The U.S. Navy has assumed full operational control of the fifth Lockheed Martin-built Mobile User Objective System satellite.
Lockheed said Thursday the Naval Satellite Operations Center took control of MUOS-5 on Oct. 11 following the satellite’s on-orbit test and the delivery of equipment needed for satellite operations.
The MUOS constellation of five satellites is designed to deliver ultra-high frequency satellite communications for mobile forces.
The Navy worked with the Army Forces Strategic Command, or ARSTRAT, to configure MUOS-5’s legacy UHF payload for testing.
The handover of MUOS-5 cleared the way for ASTRAT to roll out the payload’s final configurations, which is intended to support the Navy’s legacy UHF satcom operations.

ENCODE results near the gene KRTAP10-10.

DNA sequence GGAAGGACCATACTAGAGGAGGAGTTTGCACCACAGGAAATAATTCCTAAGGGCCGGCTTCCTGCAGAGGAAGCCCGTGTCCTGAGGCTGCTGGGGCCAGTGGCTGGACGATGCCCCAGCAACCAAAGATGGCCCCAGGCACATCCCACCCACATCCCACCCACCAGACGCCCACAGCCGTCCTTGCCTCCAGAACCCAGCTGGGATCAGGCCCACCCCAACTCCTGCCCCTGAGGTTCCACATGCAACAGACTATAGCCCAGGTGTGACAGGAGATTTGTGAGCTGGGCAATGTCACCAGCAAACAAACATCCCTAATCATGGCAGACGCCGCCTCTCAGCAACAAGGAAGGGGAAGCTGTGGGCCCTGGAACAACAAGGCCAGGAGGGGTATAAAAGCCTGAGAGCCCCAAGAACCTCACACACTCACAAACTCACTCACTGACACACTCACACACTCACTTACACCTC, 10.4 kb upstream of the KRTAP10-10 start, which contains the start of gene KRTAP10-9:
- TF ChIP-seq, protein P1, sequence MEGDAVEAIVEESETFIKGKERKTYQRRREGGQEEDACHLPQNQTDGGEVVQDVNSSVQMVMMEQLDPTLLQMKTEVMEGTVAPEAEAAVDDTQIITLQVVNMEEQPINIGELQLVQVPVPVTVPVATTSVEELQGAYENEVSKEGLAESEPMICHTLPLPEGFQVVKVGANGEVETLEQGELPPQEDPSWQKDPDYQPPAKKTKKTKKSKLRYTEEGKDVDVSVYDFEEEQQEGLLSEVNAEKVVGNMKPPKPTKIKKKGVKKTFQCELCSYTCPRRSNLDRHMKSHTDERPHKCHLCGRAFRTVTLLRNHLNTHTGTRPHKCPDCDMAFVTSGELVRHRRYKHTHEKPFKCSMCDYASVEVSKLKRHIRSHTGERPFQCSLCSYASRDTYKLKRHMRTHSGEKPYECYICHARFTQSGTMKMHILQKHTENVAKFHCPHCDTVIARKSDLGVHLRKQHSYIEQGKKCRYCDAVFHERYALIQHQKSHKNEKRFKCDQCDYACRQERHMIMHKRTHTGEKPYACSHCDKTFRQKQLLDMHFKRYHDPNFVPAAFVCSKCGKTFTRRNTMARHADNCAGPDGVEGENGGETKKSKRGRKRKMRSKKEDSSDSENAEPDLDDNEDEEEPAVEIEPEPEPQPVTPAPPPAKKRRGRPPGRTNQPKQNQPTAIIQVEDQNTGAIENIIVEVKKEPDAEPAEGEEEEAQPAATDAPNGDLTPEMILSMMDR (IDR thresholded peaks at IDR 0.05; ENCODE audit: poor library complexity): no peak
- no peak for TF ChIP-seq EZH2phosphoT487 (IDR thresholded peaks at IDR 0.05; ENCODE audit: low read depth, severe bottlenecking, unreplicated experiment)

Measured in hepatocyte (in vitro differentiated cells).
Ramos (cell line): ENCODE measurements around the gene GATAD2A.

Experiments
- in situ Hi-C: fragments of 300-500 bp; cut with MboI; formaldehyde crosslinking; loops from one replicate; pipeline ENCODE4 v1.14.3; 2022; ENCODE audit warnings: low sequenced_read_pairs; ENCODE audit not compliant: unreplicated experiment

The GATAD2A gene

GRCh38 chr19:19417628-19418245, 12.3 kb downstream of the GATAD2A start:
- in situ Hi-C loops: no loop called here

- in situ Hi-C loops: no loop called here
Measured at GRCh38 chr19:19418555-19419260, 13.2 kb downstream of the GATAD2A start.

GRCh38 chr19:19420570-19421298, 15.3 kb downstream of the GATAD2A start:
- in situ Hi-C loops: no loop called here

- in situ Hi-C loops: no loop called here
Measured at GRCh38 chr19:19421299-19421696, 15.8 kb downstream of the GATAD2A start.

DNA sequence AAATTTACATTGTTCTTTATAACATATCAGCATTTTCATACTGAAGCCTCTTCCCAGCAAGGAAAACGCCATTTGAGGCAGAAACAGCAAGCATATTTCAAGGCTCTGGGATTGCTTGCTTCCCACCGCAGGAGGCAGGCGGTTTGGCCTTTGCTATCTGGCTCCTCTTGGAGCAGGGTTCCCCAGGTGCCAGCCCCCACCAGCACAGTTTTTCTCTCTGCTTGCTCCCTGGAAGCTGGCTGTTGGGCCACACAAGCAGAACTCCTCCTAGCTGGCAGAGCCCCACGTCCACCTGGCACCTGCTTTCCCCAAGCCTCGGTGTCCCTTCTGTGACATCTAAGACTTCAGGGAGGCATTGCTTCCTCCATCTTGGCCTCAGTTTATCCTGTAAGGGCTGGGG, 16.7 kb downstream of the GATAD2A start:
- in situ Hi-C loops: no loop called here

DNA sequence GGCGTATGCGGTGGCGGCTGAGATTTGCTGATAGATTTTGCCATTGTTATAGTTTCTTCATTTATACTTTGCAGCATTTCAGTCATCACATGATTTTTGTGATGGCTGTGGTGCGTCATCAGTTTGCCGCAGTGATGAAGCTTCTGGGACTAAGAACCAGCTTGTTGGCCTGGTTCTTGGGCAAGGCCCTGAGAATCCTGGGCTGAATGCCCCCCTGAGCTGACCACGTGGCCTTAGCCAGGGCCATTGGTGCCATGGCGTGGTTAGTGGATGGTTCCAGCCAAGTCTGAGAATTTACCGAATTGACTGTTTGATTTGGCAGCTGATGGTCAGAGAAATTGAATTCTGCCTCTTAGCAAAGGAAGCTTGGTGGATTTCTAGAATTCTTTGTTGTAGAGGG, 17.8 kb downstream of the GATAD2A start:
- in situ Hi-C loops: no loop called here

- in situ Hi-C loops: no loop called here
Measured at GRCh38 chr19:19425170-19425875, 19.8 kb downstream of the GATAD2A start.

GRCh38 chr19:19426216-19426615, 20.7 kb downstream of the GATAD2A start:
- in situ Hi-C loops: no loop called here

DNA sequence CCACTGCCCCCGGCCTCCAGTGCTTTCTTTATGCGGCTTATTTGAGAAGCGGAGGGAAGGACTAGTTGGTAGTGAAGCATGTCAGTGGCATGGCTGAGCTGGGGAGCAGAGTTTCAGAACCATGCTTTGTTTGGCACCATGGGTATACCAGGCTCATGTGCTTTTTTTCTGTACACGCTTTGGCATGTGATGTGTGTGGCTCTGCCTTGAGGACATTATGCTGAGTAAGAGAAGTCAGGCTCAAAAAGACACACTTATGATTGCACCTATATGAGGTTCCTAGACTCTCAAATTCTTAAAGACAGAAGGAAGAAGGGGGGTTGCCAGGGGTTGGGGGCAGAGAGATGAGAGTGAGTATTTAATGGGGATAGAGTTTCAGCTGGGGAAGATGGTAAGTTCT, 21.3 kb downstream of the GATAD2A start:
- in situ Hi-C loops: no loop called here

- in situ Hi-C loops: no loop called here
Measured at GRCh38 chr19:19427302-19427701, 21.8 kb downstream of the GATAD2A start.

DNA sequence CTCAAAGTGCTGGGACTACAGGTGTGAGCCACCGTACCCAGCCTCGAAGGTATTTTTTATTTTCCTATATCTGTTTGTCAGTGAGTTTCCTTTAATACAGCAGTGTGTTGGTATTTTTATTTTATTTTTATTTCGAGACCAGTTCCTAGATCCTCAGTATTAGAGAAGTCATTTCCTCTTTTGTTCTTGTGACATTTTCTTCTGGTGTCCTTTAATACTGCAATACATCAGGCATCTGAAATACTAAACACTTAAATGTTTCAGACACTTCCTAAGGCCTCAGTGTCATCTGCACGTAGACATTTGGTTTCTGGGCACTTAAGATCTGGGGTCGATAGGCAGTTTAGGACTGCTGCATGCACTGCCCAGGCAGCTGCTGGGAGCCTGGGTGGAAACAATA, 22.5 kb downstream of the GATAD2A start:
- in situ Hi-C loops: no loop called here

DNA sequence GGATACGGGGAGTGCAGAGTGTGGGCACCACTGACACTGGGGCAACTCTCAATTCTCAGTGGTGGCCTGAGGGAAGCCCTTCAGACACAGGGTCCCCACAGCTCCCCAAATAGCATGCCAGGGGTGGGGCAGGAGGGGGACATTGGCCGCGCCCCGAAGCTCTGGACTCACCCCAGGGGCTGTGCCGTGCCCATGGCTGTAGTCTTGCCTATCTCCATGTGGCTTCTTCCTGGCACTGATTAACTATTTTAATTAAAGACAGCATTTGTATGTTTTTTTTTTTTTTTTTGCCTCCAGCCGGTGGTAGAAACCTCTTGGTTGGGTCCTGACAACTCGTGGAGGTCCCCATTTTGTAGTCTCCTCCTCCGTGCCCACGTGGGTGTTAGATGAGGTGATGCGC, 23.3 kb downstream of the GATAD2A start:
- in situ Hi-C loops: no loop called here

All MUOS satellites carry two communications payloads to support both legacy UHF and the next-generation Wideband Code Division Multiple Access.
Lockheed said the MUOS network is designed to provide 10 times higher communications capacity than the legacy UHF satellite system once fully operational.